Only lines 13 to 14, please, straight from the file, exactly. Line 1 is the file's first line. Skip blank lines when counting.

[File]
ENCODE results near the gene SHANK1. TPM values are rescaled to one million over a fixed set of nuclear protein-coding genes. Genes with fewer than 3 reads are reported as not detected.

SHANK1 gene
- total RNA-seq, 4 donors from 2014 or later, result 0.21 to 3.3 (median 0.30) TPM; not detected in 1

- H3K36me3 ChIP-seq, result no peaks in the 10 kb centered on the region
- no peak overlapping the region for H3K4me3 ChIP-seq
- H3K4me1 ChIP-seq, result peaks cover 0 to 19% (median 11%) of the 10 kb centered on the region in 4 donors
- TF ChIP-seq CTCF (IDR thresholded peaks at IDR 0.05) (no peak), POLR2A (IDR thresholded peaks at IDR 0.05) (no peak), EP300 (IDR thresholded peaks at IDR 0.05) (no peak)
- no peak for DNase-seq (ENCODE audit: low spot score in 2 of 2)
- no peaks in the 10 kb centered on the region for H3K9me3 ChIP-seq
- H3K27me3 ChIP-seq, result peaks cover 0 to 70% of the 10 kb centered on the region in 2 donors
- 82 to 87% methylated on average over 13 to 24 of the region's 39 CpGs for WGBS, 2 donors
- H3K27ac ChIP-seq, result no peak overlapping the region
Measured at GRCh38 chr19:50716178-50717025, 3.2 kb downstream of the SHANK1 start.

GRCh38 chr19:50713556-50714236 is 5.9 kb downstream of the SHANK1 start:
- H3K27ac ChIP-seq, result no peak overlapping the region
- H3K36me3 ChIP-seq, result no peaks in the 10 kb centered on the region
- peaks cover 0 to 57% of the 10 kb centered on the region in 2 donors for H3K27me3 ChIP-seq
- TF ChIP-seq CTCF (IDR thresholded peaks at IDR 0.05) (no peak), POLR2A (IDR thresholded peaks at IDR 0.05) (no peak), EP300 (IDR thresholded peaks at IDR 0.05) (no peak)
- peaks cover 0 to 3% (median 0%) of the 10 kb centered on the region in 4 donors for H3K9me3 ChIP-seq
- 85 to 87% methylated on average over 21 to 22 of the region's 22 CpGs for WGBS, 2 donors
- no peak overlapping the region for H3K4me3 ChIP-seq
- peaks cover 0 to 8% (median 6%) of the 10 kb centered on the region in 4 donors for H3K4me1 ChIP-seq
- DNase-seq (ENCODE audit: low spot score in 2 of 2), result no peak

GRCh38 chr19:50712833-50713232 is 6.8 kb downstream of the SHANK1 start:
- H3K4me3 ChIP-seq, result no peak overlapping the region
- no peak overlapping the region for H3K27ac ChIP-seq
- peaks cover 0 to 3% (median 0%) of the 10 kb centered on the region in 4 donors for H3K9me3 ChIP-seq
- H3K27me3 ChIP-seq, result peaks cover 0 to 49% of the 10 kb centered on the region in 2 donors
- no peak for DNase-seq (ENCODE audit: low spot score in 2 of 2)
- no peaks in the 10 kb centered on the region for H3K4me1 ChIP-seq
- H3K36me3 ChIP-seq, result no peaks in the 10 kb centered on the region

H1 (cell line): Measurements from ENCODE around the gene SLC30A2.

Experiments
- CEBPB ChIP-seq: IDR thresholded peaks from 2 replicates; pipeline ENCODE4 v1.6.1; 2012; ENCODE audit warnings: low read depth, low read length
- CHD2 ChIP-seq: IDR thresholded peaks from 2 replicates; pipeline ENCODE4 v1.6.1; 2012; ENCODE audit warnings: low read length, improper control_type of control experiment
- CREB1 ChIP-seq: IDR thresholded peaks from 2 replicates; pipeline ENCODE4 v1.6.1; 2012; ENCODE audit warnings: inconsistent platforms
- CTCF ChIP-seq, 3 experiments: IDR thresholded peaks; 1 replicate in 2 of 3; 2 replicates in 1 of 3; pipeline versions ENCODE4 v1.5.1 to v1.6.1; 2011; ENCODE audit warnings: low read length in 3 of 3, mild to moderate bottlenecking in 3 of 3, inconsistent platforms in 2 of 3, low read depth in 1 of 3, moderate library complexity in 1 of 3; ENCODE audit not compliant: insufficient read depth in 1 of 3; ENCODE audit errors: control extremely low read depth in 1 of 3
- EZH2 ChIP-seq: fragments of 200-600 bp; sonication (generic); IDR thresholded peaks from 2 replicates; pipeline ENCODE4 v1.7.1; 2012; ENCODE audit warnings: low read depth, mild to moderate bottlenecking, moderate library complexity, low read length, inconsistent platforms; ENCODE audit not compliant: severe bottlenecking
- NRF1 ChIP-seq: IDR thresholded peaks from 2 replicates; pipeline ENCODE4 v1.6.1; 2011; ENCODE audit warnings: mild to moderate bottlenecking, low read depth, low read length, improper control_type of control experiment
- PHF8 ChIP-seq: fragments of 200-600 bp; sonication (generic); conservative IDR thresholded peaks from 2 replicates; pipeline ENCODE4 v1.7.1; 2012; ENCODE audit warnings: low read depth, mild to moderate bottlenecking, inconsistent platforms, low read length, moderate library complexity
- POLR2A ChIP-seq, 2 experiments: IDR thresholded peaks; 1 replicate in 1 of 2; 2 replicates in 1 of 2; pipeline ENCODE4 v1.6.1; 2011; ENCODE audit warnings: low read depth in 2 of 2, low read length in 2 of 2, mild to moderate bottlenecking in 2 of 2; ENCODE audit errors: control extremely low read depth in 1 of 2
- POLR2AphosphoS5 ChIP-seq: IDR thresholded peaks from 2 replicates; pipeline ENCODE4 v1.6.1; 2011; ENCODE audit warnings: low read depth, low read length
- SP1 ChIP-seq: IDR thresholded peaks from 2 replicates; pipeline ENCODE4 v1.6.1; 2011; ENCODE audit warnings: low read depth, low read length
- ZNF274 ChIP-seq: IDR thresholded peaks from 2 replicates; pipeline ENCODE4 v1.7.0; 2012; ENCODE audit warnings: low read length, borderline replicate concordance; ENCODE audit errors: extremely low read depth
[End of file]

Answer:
Measured at GRCh38 chr19:50716178-50717025, 3.2 kb downstream of the SHANK1 start.

GRCh38 chr19:50713556-50714236 is 5.9 kb downstream of the SHANK1 start: